BCcampus has been tasked to improve the searchability of open textbooks on the BCcampus website. This work is part of the open education funding announced by Melanie Mark, Minister of Advanced Education, Skills and Training, in April 2019. The development team has gone one step further and reframed the mission to look at reducing many barriers that stand in the way of matching an instructor with the right open textbook for their course where one exists. Whereas the project was initially scoped to fix issues related to the search box and the subsequent results page, the project team saw other equally important opportunities to improve the ability to find relevant textbooks in the collection before (and after) users even type anything into the search box. That is, finding textbooks is more than just searching for them: it’s also about how users hear about the book and have the knowledge or tools to find one that is suitable. That is, finding textbooks, is more than just searching for them. It’s about how users hear about the book and have the knowledge or tools to find one that is suitable.
What has been done already?
What are the barriers? Predating the start of this project, research (see ‘research used’ at the end) has strongly suggested that the main barriers to adopting open textbooks are low discoverability of textbooks and low understanding of the licensing.
Interviews conducted with users — including instructors, teaching support staff, librarians, bookstore staff, and students — support previous research findings. Furthermore, hearing their stories provided further insight as to why these barriers exist and in what context they are experiencing these challenges.
Observations of people using the website and interpreting the language give us insights as to how we can reduce or remove some of the barriers. For example, in an interview, a user may say that the book they wanted didn’t exist (so we would cite the issue as material availability), but in an observation, we might find that the search feature doesn’t function well enough to surface the book that is in the collection (making the issue more related to search relevancy or sort/filter functions). A combination of research, interviews, and observation are being used to create a well-rounded picture of how we can improve the experience.
The main opportunities for improvement so far revolve around improving the search function to surface more relevant results, improving the language so it reflects what users expect to see (e.g., the term “ancillary resources” is often not recognized by new users), and reducing the effort required to judge a book for quality and relevancy.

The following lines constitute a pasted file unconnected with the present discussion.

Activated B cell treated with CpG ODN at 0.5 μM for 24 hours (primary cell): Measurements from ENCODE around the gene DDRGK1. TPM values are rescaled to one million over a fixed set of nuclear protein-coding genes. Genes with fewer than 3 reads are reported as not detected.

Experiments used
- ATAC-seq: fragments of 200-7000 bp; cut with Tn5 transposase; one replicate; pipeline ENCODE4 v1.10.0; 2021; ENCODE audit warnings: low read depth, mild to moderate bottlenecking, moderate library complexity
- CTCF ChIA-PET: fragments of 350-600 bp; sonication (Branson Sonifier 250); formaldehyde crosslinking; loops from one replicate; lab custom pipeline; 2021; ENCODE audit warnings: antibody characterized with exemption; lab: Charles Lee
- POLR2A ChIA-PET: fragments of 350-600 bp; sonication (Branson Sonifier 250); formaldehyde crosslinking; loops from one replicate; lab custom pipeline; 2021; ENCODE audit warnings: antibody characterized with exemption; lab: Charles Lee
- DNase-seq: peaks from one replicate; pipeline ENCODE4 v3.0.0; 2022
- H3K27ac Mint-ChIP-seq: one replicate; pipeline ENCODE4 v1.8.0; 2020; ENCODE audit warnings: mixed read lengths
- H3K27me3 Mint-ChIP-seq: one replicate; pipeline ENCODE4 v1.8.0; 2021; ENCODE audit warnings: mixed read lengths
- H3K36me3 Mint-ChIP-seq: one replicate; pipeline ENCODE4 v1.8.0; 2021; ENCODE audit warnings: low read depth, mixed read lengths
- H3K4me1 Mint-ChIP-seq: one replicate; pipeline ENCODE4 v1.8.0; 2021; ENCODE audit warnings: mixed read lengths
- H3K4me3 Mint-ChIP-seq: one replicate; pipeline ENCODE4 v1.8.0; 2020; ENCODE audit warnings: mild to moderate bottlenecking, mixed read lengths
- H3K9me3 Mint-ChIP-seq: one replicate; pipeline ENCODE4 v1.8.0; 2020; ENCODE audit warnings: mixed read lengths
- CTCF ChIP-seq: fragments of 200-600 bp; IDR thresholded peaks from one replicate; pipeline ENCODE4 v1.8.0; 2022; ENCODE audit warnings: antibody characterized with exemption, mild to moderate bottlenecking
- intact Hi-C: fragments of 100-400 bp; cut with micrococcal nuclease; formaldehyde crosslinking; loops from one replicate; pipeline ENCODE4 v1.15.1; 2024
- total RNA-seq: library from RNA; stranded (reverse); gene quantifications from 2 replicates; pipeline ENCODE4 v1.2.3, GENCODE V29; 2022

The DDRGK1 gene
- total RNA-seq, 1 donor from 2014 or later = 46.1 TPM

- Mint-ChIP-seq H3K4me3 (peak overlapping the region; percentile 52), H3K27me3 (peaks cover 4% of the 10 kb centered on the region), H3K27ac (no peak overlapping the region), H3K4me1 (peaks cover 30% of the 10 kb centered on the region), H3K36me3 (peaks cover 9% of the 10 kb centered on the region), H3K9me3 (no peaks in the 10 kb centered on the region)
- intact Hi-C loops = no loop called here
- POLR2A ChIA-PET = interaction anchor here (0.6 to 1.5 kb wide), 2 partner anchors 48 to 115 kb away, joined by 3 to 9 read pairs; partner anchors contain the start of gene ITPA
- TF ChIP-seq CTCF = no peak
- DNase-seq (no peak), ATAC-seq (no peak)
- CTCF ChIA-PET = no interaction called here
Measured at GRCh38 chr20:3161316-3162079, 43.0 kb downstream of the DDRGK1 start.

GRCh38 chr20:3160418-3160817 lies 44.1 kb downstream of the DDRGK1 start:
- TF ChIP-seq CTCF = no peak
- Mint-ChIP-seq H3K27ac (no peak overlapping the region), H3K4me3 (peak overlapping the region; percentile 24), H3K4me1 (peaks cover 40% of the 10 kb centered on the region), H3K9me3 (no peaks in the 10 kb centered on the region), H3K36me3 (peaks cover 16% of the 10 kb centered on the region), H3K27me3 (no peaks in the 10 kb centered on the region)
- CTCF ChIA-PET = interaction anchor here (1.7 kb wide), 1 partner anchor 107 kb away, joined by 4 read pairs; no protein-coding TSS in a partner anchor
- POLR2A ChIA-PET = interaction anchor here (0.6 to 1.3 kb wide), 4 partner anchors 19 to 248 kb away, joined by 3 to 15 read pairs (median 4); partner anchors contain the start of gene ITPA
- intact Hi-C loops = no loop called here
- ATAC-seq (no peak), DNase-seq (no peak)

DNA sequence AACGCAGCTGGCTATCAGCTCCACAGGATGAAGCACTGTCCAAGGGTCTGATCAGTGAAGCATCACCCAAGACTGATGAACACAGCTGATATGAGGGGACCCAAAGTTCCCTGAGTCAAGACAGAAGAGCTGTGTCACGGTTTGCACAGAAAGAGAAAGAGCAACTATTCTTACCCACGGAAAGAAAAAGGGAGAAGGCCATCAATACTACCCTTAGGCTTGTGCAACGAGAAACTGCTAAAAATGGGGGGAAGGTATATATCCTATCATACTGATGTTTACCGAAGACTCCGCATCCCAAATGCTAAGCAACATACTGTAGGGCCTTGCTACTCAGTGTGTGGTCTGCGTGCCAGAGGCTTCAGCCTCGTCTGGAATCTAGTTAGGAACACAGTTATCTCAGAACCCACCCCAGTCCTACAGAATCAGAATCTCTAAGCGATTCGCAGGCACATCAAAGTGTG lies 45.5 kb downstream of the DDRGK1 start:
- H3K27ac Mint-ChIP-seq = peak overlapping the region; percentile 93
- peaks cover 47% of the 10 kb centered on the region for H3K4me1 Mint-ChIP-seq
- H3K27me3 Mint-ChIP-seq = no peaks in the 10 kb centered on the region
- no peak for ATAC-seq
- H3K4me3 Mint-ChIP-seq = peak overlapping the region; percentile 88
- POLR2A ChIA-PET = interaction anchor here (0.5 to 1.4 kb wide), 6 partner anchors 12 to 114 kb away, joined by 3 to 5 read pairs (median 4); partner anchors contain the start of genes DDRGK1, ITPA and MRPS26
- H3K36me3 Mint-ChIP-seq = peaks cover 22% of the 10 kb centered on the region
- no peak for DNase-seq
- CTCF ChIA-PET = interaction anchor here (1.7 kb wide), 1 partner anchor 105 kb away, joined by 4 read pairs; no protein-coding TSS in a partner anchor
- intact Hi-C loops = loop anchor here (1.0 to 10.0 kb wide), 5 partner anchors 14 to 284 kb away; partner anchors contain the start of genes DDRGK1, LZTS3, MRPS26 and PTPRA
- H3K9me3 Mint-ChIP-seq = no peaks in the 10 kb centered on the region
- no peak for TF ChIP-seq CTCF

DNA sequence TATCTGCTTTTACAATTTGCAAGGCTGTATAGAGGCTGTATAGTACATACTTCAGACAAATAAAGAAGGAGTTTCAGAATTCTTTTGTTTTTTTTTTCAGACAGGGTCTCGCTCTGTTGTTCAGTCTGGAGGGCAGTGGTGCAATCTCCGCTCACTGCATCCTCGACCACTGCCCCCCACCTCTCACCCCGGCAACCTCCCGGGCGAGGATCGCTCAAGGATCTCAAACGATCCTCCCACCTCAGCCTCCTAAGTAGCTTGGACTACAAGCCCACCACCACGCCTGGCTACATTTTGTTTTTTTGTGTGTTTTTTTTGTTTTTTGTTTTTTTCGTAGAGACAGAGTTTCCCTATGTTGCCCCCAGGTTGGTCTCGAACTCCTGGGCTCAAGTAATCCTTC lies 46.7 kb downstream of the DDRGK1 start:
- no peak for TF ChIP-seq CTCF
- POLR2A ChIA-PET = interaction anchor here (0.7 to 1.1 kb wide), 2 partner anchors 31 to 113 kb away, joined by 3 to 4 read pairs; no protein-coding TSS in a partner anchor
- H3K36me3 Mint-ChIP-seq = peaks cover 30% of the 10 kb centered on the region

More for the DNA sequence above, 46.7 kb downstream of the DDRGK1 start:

What is being worked on
Gathering more information: We’re interviewing and observing
instructors, students, and support staff to find out what other issues haven’t
We have a thorough list
of ways to improve the experience so far. Which high-value improvements can we
deliver the quickest?
We think we’ve come up with some
bright ideas. Before we deploy them to the site, we’ll test with our users to
make sure they work as expected.
Nothing is magic. Some of the
critical changes to the way searching will work will require a shift in the
technological back end. Our development team is hearing user requirements to
decide what the best setup is
The development team is on the
lookout for technology that will support our ideas in innovative ways.
How can you help?
We need instructors, students, and support
staff to help us test our ideas and tell us about their experiences choosing
textbooks (both open and traditionally published books, good and bad
If you or someone you know might be
willing to spend an hour helping, please email firstname.lastname@example.org and let Selina know you are keen to
help (there’s a free coffee in it for you!).
Hendricks, C., Reinsberg, S.A., Rieger, G.W. (2017). The adoption of an open textbook in a large physics course: An analysis of cost, outcomes, use and perceptions. The International Review of Research in Open and Distributed Learning, 18(4). https://doi.org/10.19173/irrodl.v18i4.3006
Jhangiani, R. S., & Jhangiani, S. (2017). Investigating the perceptions, use, and impact of open textbooks: A survey of post-secondary students in British Columbia. The International Review of Research in Open and Distributed Learning, 18(4). https://doi.org/10.19173/irrodl.v18i4.3012
Jhangiani, R. S., Dastur, F. N., LeGrand, R., & Penner, K. (2018). As good or better than commercial textbooks: Students’ perceptions and outcomes from using open digital and open print textbooks. The Canadian Journal for the Scholarship of Teaching and Learning, 9(1). https://doi.org/10.5206/cjsotl-rcacea.2018.1.5
Thompson Rivers University campuses are on the traditional lands of the Tk’emlúps te Secwépemc (Kamloops campus) and the T’exelc (Williams Lake campus) within Secwépemc’ulucw, the traditional and unceded territory of the Secwépemc people. Our region also extends into the territories of the Stat’imc, Nlaka’pamux, Nuxalk, Tsilhqot’in, Dakelh and Métis peoples.